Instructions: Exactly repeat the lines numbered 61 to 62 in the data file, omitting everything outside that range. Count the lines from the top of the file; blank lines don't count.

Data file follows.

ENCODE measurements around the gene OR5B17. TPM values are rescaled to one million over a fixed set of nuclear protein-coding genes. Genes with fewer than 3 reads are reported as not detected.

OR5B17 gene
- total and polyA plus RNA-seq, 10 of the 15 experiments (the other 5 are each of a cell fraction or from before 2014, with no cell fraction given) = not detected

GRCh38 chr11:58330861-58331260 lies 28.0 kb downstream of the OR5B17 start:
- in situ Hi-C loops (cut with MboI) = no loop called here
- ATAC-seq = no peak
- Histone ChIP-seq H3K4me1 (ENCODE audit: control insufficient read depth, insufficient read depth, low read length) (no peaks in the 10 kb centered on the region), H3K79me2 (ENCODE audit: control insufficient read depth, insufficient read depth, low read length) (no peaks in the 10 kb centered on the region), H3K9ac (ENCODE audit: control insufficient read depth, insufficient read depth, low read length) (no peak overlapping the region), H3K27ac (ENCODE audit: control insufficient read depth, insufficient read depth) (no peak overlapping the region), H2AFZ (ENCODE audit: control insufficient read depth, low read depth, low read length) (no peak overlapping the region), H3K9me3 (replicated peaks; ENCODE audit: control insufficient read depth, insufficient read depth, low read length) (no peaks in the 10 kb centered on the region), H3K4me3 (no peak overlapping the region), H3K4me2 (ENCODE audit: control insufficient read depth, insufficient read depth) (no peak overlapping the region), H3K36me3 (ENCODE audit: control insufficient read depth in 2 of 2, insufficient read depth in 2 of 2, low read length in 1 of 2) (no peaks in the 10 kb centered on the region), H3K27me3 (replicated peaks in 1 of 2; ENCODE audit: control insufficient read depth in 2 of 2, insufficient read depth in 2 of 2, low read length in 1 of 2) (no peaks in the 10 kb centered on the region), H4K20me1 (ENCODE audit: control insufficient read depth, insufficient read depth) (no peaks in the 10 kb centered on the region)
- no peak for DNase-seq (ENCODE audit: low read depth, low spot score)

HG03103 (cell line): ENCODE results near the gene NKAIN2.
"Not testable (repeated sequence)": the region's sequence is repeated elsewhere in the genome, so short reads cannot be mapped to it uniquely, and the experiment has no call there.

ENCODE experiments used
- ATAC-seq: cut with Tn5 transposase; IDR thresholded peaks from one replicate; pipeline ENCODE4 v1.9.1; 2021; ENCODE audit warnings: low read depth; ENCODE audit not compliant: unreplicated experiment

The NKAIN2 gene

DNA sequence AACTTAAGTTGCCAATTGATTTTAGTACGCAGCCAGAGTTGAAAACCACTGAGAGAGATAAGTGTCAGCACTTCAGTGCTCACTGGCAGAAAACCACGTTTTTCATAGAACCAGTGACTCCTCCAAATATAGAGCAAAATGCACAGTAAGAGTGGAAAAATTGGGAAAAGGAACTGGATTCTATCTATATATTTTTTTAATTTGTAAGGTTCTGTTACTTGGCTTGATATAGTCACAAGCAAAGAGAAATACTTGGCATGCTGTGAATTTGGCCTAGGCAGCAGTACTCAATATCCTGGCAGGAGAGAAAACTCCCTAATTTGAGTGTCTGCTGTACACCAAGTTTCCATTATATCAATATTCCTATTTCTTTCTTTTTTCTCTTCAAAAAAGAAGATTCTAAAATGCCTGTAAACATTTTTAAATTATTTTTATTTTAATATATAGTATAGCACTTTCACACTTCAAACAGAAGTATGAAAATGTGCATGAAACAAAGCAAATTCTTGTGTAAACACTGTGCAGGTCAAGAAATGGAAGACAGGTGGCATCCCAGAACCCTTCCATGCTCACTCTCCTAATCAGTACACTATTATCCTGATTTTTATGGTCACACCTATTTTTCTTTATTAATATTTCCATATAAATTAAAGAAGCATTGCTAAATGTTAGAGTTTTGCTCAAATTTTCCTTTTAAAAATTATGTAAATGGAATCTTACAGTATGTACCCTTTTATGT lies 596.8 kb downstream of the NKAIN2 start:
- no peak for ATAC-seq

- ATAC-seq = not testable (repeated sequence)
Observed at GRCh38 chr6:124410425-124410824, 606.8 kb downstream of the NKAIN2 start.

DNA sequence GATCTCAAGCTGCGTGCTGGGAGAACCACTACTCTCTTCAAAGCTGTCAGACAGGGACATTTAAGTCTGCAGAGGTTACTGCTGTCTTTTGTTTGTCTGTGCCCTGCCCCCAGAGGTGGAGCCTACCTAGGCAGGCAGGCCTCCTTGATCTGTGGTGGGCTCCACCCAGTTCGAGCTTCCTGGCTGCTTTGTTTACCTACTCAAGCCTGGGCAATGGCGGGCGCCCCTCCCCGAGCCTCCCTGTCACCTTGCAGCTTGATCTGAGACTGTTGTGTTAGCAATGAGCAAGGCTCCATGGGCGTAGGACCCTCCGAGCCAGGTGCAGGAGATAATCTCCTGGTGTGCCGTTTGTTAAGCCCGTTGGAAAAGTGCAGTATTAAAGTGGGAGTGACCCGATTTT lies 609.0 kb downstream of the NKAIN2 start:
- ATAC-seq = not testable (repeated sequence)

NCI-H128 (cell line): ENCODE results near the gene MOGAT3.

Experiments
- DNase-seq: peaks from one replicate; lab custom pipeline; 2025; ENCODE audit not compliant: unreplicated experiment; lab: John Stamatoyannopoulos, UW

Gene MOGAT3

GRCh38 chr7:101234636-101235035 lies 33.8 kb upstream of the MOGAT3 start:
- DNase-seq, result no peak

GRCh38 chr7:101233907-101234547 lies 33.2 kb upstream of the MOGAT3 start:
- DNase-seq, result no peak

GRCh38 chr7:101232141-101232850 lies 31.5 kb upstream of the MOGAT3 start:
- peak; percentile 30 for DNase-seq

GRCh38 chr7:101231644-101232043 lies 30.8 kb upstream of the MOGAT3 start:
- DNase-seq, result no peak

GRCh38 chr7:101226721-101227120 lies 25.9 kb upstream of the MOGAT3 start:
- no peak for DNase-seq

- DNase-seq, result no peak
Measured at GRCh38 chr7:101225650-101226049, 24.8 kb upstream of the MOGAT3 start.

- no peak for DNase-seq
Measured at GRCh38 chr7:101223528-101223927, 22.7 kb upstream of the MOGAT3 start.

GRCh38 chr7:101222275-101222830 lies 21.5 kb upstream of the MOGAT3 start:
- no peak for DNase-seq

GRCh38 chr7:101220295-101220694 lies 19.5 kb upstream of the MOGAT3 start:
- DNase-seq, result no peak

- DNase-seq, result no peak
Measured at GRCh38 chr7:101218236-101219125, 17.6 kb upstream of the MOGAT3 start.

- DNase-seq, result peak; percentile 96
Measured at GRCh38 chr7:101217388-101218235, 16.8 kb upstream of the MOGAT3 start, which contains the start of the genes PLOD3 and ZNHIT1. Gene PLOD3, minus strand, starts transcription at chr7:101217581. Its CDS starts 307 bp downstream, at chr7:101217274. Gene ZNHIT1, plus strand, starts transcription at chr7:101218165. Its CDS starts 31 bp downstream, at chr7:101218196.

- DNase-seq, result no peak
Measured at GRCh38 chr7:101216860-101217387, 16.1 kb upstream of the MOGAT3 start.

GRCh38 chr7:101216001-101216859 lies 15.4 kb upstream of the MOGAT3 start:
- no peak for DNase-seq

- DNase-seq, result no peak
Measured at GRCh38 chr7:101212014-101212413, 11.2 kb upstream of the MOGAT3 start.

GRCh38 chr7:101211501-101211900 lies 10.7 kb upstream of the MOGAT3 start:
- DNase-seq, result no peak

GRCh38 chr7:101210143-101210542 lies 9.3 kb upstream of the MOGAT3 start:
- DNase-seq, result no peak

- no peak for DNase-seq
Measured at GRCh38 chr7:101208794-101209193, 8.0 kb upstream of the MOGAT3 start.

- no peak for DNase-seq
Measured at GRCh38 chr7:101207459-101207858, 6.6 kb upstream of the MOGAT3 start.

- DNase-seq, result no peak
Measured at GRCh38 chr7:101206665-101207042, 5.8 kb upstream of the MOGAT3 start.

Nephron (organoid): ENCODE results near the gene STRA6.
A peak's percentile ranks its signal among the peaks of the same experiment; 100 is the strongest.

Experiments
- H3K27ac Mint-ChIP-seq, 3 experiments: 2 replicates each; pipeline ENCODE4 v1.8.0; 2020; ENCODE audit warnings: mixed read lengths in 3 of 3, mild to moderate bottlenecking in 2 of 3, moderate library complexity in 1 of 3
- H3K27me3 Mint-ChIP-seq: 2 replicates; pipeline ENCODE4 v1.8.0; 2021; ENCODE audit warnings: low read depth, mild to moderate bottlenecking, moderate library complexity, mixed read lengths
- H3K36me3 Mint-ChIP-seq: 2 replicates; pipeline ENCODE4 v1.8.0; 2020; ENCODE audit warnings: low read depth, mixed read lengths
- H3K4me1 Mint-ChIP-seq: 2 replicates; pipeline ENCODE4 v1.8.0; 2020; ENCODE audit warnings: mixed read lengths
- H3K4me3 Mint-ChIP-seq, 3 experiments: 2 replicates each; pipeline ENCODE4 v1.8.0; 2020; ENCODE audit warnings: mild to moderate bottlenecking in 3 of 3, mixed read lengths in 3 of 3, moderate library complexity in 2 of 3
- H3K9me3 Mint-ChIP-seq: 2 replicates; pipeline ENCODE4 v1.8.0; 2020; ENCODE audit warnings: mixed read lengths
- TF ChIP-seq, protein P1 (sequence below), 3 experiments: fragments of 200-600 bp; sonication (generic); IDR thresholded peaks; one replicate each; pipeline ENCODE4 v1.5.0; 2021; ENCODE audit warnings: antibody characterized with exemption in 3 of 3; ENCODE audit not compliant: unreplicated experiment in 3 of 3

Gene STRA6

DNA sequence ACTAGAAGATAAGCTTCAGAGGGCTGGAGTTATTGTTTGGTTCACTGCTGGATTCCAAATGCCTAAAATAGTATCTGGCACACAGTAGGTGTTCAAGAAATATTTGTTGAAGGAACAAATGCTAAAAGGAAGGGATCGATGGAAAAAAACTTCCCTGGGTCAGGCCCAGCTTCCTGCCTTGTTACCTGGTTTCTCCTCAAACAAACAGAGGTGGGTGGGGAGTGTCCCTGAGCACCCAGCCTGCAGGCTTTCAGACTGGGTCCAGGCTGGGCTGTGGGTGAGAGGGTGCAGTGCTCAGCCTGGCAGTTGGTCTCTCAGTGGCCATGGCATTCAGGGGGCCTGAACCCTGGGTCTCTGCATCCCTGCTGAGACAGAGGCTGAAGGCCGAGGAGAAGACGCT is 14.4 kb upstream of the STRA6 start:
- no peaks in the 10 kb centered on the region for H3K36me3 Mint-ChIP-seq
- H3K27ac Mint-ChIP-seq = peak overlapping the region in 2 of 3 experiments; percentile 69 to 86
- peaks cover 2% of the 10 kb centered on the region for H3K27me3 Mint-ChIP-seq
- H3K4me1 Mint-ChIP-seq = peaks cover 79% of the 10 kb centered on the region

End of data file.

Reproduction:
Measured at GRCh38 chr7:101206665-101207042, 5.8 kb upstream of the MOGAT3 start.

Nephron (organoid): ENCODE results near the gene STRA6.